For what it’s worth, the World Economic Forum (WEF) has spent the better part of the last two years focusing on the fact that 47% of jobs that currently exist will have gone the way of the dodo within the next 25 years. Much job destruction will occur over the course of the next decade. This is based on research coming out of the Oxford Martin School. Pick up any newspaper or look at social media - we already see the impact that automation is having. Symptoms of these changes abound, from labour unrest and stagnant productivity, to self-driving cars and 3D printing. You can sneeze and hit a “coder” school, ie: a full-stack, computer language, training and re-skilling space for adults. But the truth is that we'll probably need more of those in the years to come.
Take as a concrete example of looming change and destruction, the opening of Amazon Go in January. It’s a grocery store without cashiers that’s being piloted in Seattle. This doesn’t necessarily mean fewer jobs, but it certainly means different jobs. If Amazon Go is successful, we can envision, for instance, grocery stores that require more people with backgrounds in Human Resources and client-side and sales management issues – sectors of the economy predicted to survive what Klaus Schwab of the WEF calls the fourth industrial revolution. Similarly, we might also need more professional quality testers on the tech side.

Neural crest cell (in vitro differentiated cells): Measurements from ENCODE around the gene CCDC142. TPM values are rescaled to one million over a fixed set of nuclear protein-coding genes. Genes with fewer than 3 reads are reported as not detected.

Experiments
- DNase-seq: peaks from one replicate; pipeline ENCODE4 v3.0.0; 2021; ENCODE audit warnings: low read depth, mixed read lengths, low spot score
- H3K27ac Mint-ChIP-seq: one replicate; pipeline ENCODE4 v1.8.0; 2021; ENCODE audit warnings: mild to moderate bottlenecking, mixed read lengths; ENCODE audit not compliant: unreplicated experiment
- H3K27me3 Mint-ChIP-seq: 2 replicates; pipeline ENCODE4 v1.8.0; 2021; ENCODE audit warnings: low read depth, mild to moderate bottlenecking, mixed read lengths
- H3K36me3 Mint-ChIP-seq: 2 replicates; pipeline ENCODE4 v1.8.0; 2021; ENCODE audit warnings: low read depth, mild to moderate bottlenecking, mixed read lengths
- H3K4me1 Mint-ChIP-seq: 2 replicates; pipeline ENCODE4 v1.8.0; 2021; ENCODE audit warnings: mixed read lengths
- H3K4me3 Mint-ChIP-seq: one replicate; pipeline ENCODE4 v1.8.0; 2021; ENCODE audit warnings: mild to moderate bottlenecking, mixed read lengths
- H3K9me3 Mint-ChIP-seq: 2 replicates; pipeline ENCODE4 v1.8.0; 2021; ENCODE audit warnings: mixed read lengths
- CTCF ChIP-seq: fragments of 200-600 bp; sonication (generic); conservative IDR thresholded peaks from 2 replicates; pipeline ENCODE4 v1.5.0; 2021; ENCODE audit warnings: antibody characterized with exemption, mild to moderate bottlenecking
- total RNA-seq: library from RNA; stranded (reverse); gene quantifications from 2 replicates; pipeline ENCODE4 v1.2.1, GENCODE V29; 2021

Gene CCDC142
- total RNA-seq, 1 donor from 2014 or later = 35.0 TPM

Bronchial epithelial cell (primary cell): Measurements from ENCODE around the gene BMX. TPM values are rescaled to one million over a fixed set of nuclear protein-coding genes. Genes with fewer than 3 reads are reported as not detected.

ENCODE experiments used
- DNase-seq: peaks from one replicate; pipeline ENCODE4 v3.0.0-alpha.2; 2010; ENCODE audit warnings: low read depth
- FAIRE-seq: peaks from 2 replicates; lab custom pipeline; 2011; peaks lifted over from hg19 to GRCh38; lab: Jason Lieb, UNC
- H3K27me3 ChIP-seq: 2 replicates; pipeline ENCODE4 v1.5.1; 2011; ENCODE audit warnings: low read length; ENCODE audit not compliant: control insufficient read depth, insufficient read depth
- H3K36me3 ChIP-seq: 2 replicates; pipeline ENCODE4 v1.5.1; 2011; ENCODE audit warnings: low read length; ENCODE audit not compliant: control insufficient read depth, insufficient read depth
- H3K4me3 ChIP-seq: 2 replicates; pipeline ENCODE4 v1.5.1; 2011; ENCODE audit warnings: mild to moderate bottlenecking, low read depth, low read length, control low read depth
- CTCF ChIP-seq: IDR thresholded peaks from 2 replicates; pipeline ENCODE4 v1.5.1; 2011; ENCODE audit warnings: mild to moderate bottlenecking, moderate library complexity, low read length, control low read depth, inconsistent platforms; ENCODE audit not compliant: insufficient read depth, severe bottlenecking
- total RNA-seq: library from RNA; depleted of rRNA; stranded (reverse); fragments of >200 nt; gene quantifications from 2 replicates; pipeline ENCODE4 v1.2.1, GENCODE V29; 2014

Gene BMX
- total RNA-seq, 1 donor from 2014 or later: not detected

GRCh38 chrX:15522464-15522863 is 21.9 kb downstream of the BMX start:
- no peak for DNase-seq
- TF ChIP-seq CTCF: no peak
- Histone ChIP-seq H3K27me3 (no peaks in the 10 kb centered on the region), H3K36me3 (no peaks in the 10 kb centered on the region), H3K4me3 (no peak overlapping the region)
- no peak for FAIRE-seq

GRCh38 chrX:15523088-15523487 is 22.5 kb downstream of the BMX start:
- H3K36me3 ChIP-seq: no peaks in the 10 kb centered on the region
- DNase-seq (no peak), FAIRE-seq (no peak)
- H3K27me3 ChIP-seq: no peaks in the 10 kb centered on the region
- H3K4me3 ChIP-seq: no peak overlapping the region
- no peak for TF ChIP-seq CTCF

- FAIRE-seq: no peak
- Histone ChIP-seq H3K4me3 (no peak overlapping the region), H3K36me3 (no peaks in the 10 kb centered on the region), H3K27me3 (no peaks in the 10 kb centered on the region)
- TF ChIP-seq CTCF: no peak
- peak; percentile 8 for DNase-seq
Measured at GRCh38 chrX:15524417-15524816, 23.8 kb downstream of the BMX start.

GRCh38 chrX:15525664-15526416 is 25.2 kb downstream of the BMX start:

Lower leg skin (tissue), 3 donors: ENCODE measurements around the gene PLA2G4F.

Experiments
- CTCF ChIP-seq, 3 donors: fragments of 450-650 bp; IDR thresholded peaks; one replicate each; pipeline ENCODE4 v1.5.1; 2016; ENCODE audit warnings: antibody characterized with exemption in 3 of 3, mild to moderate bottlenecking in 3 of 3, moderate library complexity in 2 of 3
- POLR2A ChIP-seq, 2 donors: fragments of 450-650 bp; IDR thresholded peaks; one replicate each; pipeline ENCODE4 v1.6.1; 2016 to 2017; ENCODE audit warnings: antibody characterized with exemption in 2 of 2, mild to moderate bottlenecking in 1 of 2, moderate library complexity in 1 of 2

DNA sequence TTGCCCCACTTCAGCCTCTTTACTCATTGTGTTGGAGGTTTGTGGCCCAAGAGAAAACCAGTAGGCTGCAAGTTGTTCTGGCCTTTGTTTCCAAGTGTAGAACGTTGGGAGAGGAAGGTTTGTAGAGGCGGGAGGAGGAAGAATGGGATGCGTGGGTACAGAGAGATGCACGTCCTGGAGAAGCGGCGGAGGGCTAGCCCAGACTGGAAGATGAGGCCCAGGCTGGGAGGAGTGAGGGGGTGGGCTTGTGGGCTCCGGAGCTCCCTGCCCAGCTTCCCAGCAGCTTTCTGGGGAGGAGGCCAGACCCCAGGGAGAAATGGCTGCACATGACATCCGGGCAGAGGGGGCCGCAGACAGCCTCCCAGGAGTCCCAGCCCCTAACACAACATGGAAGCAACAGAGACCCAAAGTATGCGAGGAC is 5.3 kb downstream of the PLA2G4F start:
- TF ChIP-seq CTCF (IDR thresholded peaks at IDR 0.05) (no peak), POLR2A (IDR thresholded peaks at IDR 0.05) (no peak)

The impact that girls can have on coding is, bluntly, staggering. Nearly half the world’s population has rested untapped as a potential intellectual resource. More staggering is what will happen to women and girls if they don’t get implicated in coding. To paraphrase Schwab, the WEF’s Global Gender Gap Report 2015 concluded that even with the current pace of progress, it will take 118 years for economic gender parity to be achieved globally. It also reported that the march toward parity is possibly stalling.